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I am trying to modify Andrej Karpathy's char-RNN code. As far as I understand, the loss function used in his code for a LSTM is the Softmax function function (in the file model/LSTM.lua ). I understand Softmax is the multi-class equivalent of the Logistic loss function (used for 2-class classification).

The site here says that the Softmax function must have only ONE of its inputs high (i.e, output of the network should be 1-hot vector before applying softmax). Softmax works with 1-hot input only

I want to modify the code to train an LSTM which gives a real valued vector (i.e, if there are C classes, a C-dimensional vector of floats) and then apply an appropriate loss function on top of it.

My question is, which loss functions are suitable for real-valued vector inputs and how to modify the LSTM in char-RNN implementation to achieve it? (It would be helpful if such a function already exists in the lua/torch libraries. If it doesn't, it would be really helpful if you could provide me the appropiate lua code and integrate it with the LSTM.lua file. I am new to Torch/Lua programming and Deep Learning as such and would really appreciate you providing your precious time to help me. Please forgive me if some of my queries seem foolish.)

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  • $\begingroup$ Note that code questions are generally off topic here, so you may not get that, but the main part of your question should be answerable here. $\endgroup$ Commented May 18, 2016 at 19:27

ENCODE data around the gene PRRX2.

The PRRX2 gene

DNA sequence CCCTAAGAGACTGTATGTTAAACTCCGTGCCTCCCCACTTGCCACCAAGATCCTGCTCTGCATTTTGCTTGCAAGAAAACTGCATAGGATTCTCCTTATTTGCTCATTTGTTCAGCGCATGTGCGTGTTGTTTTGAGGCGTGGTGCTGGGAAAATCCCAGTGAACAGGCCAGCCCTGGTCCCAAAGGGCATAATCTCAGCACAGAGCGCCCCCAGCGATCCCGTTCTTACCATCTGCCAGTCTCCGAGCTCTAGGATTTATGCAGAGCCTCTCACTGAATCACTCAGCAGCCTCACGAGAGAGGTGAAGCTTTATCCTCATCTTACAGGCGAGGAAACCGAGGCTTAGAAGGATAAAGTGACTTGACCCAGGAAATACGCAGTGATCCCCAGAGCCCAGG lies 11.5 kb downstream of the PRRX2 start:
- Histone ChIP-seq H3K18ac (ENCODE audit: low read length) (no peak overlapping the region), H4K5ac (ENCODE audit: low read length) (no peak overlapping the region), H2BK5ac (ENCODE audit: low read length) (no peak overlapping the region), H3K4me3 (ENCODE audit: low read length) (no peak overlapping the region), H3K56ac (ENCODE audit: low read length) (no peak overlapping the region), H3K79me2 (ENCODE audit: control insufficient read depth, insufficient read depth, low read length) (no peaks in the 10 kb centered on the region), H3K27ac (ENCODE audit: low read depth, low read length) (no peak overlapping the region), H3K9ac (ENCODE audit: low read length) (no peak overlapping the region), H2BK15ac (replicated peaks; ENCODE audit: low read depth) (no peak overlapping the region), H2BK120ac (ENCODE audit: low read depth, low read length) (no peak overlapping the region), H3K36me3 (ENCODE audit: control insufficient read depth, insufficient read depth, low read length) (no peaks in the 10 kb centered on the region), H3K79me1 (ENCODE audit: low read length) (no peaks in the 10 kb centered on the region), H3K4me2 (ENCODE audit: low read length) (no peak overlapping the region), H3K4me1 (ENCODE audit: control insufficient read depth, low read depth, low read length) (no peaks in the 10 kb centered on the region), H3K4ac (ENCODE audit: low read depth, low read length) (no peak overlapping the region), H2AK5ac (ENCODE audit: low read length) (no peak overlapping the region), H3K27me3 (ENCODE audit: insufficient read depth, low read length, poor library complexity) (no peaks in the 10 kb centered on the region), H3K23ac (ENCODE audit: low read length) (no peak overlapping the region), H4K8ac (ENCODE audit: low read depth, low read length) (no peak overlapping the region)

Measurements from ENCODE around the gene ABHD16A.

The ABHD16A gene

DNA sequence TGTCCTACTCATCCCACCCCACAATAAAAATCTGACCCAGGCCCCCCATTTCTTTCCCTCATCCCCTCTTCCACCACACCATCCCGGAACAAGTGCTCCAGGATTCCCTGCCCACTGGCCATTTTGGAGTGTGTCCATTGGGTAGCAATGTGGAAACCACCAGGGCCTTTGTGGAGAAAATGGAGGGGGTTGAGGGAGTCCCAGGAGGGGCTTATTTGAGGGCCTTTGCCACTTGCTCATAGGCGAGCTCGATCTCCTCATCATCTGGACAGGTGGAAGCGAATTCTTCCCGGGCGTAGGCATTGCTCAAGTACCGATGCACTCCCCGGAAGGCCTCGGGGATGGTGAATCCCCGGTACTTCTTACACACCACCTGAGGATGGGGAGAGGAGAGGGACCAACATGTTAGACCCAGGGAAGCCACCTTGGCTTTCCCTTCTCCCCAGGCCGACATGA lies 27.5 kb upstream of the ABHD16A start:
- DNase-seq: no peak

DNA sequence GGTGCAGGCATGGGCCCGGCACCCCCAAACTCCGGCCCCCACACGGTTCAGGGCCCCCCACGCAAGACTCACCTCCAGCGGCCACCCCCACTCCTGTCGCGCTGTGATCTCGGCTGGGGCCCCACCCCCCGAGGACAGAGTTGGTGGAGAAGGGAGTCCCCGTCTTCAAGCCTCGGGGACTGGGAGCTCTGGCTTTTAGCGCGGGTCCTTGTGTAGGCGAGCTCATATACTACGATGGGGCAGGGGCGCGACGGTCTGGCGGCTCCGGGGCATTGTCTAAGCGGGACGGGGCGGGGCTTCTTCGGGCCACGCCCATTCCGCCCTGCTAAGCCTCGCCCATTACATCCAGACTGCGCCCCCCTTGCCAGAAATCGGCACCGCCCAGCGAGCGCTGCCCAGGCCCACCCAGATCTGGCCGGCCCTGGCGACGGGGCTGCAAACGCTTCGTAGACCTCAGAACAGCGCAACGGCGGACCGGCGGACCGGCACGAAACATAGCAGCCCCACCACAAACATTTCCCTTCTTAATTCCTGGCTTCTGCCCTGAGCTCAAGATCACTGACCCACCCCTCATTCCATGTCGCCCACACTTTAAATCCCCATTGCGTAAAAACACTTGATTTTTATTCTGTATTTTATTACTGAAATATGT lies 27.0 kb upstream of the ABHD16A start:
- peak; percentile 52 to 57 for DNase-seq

• $\begingroup$ I think you are confusing a couple of things. First of all, the loss function defines how happy you are with an arbitrary (prediction, target) pair. It has nothing to do with the (type of) input variables. $\endgroup$
    – Pieter
    Commented May 18, 2016 at 19:52
  • $\begingroup$ Secondly, a softmax layer is a type of layer, just like a linear, sigmoid or pooling layer. It takes care of normalizing the activation values of all the nodes in the layer such that the sum is equal to 1. This means that it can be interpreted probabilistically. $\endgroup$
    – Pieter
    Commented May 18, 2016 at 19:52
  • $\begingroup$ @Pieter , I understand. By input, I meant input to the function (the prediction of the network). $\endgroup$ Commented May 18, 2016 at 19:55

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If you have a continuous output that is not restricted to a certain interval, e.g. in a regression problem, you could use the regression criterions. Often the mean squared error (MSE) is used which is also implemented in Torch/Lua.

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